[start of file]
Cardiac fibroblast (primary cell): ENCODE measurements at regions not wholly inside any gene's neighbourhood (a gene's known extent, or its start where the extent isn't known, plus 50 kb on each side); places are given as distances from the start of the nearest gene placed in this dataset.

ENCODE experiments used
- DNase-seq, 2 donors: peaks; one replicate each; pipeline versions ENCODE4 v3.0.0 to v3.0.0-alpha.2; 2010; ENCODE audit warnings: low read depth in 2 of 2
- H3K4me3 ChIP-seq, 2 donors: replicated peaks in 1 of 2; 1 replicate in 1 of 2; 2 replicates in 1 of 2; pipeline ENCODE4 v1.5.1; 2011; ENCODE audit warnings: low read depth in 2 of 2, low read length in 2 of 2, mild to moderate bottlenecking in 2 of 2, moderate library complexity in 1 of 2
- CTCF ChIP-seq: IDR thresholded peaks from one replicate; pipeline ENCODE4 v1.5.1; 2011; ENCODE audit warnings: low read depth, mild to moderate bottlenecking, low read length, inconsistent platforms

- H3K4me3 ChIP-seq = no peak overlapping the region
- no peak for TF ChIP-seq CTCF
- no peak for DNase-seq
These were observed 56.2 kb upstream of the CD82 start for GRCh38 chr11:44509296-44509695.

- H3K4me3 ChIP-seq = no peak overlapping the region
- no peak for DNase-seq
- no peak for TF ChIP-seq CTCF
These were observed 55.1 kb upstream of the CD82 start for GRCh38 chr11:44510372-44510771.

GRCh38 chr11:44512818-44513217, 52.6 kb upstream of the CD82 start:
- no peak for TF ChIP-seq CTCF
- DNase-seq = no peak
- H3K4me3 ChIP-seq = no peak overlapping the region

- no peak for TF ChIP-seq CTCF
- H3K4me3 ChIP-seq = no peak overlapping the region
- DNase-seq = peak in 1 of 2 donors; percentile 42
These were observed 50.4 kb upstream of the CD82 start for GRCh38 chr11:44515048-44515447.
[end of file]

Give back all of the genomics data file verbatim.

Cardiac fibroblast (primary cell): ENCODE measurements at regions not wholly inside any gene's neighbourhood (a gene's known extent, or its start where the extent isn't known, plus 50 kb on each side); places are given as distances from the start of the nearest gene placed in this dataset.

ENCODE experiments used
- DNase-seq, 2 donors: peaks; one replicate each; pipeline versions ENCODE4 v3.0.0 to v3.0.0-alpha.2; 2010; ENCODE audit warnings: low read depth in 2 of 2
- H3K4me3 ChIP-seq, 2 donors: replicated peaks in 1 of 2; 1 replicate in 1 of 2; 2 replicates in 1 of 2; pipeline ENCODE4 v1.5.1; 2011; ENCODE audit warnings: low read depth in 2 of 2, low read length in 2 of 2, mild to moderate bottlenecking in 2 of 2, moderate library complexity in 1 of 2
- CTCF ChIP-seq: IDR thresholded peaks from one replicate; pipeline ENCODE4 v1.5.1; 2011; ENCODE audit warnings: low read depth, mild to moderate bottlenecking, low read length, inconsistent platforms

- H3K4me3 ChIP-seq = no peak overlapping the region
- no peak for TF ChIP-seq CTCF
- no peak for DNase-seq
These were observed 56.2 kb upstream of the CD82 start for GRCh38 chr11:44509296-44509695.

- H3K4me3 ChIP-seq = no peak overlapping the region
- no peak for DNase-seq
- no peak for TF ChIP-seq CTCF
These were observed 55.1 kb upstream of the CD82 start for GRCh38 chr11:44510372-44510771.

GRCh38 chr11:44512818-44513217, 52.6 kb upstream of the CD82 start:
- no peak for TF ChIP-seq CTCF
- DNase-seq = no peak
- H3K4me3 ChIP-seq = no peak overlapping the region

- no peak for TF ChIP-seq CTCF
- H3K4me3 ChIP-seq = no peak overlapping the region
- DNase-seq = peak in 1 of 2 donors; percentile 42
These were observed 50.4 kb upstream of the CD82 start for GRCh38 chr11:44515048-44515447.